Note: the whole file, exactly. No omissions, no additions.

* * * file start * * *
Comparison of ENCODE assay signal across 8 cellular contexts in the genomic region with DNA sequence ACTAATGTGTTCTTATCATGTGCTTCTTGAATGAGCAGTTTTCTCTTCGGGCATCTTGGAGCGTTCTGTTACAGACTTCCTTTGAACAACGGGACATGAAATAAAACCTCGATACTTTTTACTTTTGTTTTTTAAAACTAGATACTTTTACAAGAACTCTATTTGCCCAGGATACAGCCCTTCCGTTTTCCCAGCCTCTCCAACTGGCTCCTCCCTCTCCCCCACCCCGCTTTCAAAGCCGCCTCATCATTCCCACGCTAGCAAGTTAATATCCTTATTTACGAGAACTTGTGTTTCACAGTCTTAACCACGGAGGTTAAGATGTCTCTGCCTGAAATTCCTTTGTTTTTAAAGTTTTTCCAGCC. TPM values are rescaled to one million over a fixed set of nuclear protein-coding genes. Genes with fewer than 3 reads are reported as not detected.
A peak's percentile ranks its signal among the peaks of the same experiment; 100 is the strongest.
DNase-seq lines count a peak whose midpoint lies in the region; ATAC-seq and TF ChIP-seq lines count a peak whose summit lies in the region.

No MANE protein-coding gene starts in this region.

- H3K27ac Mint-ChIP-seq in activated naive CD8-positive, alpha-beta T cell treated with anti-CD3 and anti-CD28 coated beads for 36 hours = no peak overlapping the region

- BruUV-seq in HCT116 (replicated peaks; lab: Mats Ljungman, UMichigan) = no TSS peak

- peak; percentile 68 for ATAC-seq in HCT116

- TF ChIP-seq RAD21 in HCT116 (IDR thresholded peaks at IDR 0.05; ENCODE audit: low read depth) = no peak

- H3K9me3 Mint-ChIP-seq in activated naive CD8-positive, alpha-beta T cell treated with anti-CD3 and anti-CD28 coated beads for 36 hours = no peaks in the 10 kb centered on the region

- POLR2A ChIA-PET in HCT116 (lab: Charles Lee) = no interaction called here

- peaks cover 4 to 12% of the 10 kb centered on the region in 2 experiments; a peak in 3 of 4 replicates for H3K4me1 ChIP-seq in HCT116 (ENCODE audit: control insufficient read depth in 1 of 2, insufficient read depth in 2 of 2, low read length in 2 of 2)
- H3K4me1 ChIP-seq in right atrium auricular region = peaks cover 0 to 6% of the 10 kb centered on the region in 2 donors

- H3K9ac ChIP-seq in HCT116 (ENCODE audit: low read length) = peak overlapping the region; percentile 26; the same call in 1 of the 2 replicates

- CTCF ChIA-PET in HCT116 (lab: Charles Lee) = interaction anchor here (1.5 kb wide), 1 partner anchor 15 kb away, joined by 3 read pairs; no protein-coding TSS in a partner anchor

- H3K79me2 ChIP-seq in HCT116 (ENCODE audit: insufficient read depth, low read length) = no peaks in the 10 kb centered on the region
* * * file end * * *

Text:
Comparison of ENCODE assay signal across 8 cellular contexts in the genomic region with DNA sequence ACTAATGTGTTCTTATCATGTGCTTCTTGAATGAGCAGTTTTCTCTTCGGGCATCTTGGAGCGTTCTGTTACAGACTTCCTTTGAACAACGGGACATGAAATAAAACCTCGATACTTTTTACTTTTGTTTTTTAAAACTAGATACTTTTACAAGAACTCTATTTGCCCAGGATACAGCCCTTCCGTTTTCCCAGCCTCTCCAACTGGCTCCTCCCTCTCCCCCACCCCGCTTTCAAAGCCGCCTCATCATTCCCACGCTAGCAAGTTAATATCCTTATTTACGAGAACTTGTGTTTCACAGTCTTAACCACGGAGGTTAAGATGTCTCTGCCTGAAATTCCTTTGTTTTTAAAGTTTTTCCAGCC. TPM values are rescaled to one million over a fixed set of nuclear protein-coding genes. Genes with fewer than 3 reads are reported as not detected.
A peak's percentile ranks its signal among the peaks of the same experiment; 100 is the strongest.
DNase-seq lines count a peak whose midpoint lies in the region; ATAC-seq and TF ChIP-seq lines count a peak whose summit lies in the region.

No MANE protein-coding gene starts in this region.

- H3K27ac Mint-ChIP-seq in activated naive CD8-positive, alpha-beta T cell treated with anti-CD3 and anti-CD28 coated beads for 36 hours = no peak overlapping the region

- BruUV-seq in HCT116 (replicated peaks; lab: Mats Ljungman, UMichigan) = no TSS peak

- peak; percentile 68 for ATAC-seq in HCT116

- TF ChIP-seq RAD21 in HCT116 (IDR thresholded peaks at IDR 0.05; ENCODE audit: low read depth) = no peak

- H3K9me3 Mint-ChIP-seq in activated naive CD8-positive, alpha-beta T cell treated with anti-CD3 and anti-CD28 coated beads for 36 hours = no peaks in the 10 kb centered on the region

- POLR2A ChIA-PET in HCT116 (lab: Charles Lee) = no interaction called here

- peaks cover 4 to 12% of the 10 kb centered on the region in 2 experiments; a peak in 3 of 4 replicates for H3K4me1 ChIP-seq in HCT116 (ENCODE audit: control insufficient read depth in 1 of 2, insufficient read depth in 2 of 2, low read length in 2 of 2)
- H3K4me1 ChIP-seq in right atrium auricular region = peaks cover 0 to 6% of the 10 kb centered on the region in 2 donors

- H3K9ac ChIP-seq in HCT116 (ENCODE audit: low read length) = peak overlapping the region; percentile 26; the same call in 1 of the 2 replicates

- CTCF ChIA-PET in HCT116 (lab: Charles Lee) = interaction anchor here (1.5 kb wide), 1 partner anchor 15 kb away, joined by 3 read pairs; no protein-coding TSS in a partner anchor

- H3K79me2 ChIP-seq in HCT116 (ENCODE audit: insufficient read depth, low read length) = no peaks in the 10 kb centered on the region